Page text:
The Innovator Solutions section includes contributions from corporate sponsors and advertisers representing education organizations, businesses, policy-making bodies and other influencers dedicated to transforming education. This blog post was provided by Metaverse.
As a senior teacher in charge of technology, I’m always on the lookout for new and exciting tech tools to augment (excuse the pun) learning and teaching. Maximizing student engagement by giving students opportunities to interact and receive feedback should, in my view, be every teacher’s key objective.
Sadly, a recent Gallup student poll found that only a third of 11-12 grade students are engaged with their studies. I believe that augmented reality (AR) has the ability to engage students in new and exciting ways, leveraging the power of technology to enhance learning and teaching.
AR is for creation not just consumption
There are a handful of tools that bring AR into the classroom, some better than others. For educators, they fall into two categories: those that offer a library of learning experiences and those that allow creation (to varying degrees of difficulty). I’ve found Metaverse to be the most robust — with the shortest learning curve — for creating augmented reality.
Transformation on the SAMR model
Before I introduce a new tool into my classrooms, I always ensure that the technology has solid theoretical underpinnings. If you evaluate Metaverse according to Pontedera's SAMR model, it lies somewhere on the “transformation” spectrum, allowing for significant task design and — with additional features such as 360-degree photos and video and AR portals — Metaverse makes the inconceivable possible.
I’ve created a number of AR experiences for different classes and grade levels. One of the more robust AR lessons is a set of experiences based on geography and architecture. It works like this:
At the beginning of each lesson, students view an augmented reality skyline and have to guess which city the buildings belong to. In each experience, students interact with architects, enter 360-degree portals (essentially floating orbs that a student could walk into and be transported to a new immersive environment) and explore 360-degree videos of famous architectural sites.
At the end of each experience, students are “given” a digital item that has been added to their inventory in the Metaverse app.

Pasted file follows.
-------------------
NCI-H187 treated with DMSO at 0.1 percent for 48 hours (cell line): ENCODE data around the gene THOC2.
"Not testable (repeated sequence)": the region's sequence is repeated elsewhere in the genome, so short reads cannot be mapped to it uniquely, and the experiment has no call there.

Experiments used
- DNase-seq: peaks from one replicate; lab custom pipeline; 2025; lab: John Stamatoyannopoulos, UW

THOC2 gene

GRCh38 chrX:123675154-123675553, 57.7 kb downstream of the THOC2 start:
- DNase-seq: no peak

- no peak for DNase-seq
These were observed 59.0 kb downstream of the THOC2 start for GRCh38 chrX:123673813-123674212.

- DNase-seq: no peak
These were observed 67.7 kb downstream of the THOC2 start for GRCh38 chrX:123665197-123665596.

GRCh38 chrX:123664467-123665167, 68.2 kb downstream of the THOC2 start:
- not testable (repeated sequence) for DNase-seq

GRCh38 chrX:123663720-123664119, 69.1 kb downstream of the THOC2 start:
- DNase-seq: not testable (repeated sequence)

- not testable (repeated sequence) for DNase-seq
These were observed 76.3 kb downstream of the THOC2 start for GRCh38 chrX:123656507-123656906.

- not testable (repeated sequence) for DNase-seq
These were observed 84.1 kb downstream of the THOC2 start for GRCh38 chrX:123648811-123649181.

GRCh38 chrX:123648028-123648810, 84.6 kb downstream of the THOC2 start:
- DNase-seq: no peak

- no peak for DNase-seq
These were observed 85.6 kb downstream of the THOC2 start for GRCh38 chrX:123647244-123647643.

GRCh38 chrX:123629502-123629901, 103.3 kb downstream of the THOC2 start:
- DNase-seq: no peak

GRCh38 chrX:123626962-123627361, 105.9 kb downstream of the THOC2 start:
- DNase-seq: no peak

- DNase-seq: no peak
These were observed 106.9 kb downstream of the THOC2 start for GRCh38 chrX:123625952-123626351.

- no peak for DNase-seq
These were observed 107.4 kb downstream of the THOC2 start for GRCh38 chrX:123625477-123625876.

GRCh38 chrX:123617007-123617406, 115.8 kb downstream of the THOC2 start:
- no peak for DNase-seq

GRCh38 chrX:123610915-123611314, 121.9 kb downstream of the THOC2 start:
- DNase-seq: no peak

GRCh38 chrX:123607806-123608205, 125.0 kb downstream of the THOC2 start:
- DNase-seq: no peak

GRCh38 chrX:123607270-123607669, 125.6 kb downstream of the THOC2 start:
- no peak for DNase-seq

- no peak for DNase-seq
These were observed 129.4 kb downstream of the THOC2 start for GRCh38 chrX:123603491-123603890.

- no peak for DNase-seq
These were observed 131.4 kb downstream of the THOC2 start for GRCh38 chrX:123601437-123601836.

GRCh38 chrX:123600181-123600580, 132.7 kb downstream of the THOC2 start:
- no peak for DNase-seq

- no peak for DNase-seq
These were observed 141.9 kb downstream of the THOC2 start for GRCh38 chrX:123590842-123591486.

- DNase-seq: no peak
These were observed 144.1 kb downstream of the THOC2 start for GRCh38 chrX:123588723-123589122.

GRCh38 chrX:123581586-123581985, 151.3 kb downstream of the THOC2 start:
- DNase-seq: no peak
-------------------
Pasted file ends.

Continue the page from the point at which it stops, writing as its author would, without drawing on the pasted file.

Each item is a piece of architectural equipment — something they would need in their studies, like a scale ruler or drafting lamp by the world-famous architect Le Corbusier. Students need these items to crack the puzzle of upcoming AR cityscape challenges, which in turn provide an incentive to be on time for class.
Interactive lessons activate prior knowledge
The AR cityscape experiences serve as an opener and engaging introduction to our lessons. They help activate students’ prior knowledge of the subject and also serve as a kinesthetic problem-solving activity allowing students to move around the classroom entering “magic portals” to solve the cityscapes puzzles.
By the time we are ready to sit down for the lesson, students are excited and eager to learn more — much more so than they would be if I had taken a passive, instructor-focused approach.
I believe the right way to get students and teachers excited about emergent technologies like AR is to let them experience it themselves. Creation can come later, but first expose them to what’s possible.
Assuring buy-in from educators and leaders
Getting teacher and management buy-in involves finding where existing material and curriculum design can be augmented and enhanced.
As David Saunders, TED-Ed Innovative Educator, says on the EdTech Chat Podcast, “The key is in finding the authentic integration opportunity in the curriculum. It’s not just an extra thing, or tech-gadget, but is a tool to further engage our students.”
Once teachers see how easy it is to create their own AR experiences, they understand that this technology is not just a “hype-storm” that will blow over soon (although Pokémon Go did not help in this regard). Rather, as Nathan Stevens puts it on the EdTech Chat podcast: “It’s not so much hype and a gamble for teachers, but more preparation for the future.”
Metaverse certainly makes this task of persuading teachers to become informed digital risk-takers and engaging language learners an easy one.
Henno Kotzé is a senior teacher at University of Queensland's Institute of Continuing & TESOL Education in Brisbane, Australia. Follow him on Twitter @hennok and connect with him on LinkedIn.